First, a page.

Weather sealing reduces the risk of moisture and dust entering the camera or the lens. For weather sealing to function properly, both the camera and the lens must be weather sealed. Weather sealing is normally only found on more expensive camera equipment, although a higher price tag doesn’t always guarantee weather sealing.
6. Image stabilisation
Image stabilisation built into the lens reduces the risk of camera shake spoiling your images. Image stabilisation is especially important when using a high-resolution camera or a telephoto, as well as when shooting in low light. Image-stabilised lenses are also a must when capturing video while on the move. Some cameras have built-in image stabilisation that works with any lens.
Practical accessories for your camera
1. Screen protector
Protect your camera screen from scratches with a standard screen protector. You can often find laser-cut screen protectors for more popular camera models. For others, you can buy screen protectors that you can cut to size. If your camera also has a screen on the top, you should cover this with a screen protector as well to be safe.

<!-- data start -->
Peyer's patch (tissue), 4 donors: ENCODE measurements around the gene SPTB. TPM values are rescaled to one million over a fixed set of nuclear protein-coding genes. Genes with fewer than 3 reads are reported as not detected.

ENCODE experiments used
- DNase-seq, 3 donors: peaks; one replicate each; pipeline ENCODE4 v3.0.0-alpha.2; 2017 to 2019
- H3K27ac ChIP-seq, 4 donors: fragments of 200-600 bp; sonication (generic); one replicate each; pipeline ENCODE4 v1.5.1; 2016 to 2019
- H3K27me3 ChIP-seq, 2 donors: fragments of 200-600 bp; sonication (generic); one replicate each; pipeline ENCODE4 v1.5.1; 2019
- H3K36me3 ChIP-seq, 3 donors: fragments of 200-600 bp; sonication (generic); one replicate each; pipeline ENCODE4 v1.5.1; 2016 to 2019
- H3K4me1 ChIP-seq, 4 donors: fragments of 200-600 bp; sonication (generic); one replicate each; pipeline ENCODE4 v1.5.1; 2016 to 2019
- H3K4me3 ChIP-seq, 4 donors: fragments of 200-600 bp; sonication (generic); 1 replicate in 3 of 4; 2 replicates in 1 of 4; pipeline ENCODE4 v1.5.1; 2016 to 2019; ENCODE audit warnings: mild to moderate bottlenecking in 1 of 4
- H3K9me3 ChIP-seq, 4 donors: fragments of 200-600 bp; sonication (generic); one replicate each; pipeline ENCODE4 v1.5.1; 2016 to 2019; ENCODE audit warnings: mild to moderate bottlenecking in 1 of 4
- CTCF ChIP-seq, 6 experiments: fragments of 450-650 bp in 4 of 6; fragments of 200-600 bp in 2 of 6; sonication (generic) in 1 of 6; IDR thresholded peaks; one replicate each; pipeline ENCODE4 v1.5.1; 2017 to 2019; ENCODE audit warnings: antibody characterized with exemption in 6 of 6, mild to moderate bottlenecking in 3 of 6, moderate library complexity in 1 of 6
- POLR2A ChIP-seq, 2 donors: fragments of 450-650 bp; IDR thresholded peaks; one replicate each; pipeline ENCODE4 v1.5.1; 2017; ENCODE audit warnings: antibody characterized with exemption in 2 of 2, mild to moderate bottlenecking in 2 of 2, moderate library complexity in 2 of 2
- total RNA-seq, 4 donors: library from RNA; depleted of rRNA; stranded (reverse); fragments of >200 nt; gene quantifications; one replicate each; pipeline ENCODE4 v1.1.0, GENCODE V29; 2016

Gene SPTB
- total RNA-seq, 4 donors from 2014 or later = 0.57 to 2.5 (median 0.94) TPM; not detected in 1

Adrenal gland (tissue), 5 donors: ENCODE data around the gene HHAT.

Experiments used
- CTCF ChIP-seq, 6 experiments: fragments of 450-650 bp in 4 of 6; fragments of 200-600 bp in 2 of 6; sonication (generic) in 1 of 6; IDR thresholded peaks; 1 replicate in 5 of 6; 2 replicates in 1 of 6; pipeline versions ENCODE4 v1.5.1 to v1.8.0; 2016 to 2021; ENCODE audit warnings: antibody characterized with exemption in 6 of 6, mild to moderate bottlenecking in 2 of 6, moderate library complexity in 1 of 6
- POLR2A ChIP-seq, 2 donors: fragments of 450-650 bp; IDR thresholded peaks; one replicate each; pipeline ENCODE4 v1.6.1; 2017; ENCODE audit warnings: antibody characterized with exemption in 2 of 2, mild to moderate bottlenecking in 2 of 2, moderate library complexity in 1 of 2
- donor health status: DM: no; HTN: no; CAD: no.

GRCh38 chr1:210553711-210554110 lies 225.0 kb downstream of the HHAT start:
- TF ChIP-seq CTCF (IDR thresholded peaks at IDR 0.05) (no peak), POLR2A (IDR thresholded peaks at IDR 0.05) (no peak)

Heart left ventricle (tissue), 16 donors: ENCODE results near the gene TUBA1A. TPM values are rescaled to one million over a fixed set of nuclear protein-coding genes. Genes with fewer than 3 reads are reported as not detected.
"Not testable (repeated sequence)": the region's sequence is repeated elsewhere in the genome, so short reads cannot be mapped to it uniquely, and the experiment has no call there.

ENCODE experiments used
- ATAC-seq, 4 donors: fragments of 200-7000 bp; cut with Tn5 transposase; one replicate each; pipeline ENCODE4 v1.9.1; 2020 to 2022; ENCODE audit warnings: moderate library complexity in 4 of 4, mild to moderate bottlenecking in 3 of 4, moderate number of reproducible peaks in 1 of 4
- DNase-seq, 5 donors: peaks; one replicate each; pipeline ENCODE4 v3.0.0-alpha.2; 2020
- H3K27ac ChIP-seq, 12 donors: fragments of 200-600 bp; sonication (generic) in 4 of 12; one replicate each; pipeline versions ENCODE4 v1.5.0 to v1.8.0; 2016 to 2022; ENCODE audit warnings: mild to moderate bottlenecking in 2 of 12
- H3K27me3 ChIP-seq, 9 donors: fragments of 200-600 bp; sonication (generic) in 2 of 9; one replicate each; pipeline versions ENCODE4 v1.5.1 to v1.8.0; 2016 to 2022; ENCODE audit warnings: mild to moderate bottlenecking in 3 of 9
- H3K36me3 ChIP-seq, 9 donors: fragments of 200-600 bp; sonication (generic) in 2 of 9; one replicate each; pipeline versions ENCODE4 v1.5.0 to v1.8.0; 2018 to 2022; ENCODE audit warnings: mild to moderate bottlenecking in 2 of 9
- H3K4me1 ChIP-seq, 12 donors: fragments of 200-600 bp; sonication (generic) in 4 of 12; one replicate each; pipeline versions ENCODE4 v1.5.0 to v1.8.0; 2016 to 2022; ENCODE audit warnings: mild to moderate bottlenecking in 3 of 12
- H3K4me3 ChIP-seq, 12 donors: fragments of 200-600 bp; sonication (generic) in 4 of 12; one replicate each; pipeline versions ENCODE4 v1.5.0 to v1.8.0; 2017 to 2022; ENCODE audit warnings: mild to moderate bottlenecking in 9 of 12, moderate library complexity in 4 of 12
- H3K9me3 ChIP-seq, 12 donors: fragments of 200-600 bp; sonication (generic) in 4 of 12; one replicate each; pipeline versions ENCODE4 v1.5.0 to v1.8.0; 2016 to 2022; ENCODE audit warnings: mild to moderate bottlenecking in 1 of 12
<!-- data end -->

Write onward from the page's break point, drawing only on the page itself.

2. UV filter
A UV filter protects your camera’s optics and reduces the risk of expensive damage. A UV filter is a relatively inexpensive form of protection that we recommend for all lenses. It can be a good idea to buy a slightly more expensive and higher quality UV filter rather than a really cheap one. This reduces the risk of ending up with a poor-quality filter with a negative impact on image quality.
3. Air blower
A small air blower is an underrated accessory for keeping your camera clean and free from dust. An air blower is especially useful if you have a camera with an interchangeable lens, as dust can easily accumulate inside the camera body. An air blower offers a simple and gentle way to remove dust and other debris that has accumulated both inside and outside your camera.
4. Camera strap
Most cameras come with a simple camera strap, and these are fine for smaller cameras. Larger cameras, on the other hand, are much more comfortable and practical to sling over your shoulder with a more generously padded and self-adjusting shoulder strap. A good shoulder strap helps relieve your shoulders and back so that you can carry a heavy camera for a long time, such as when travelling and on longer day trips.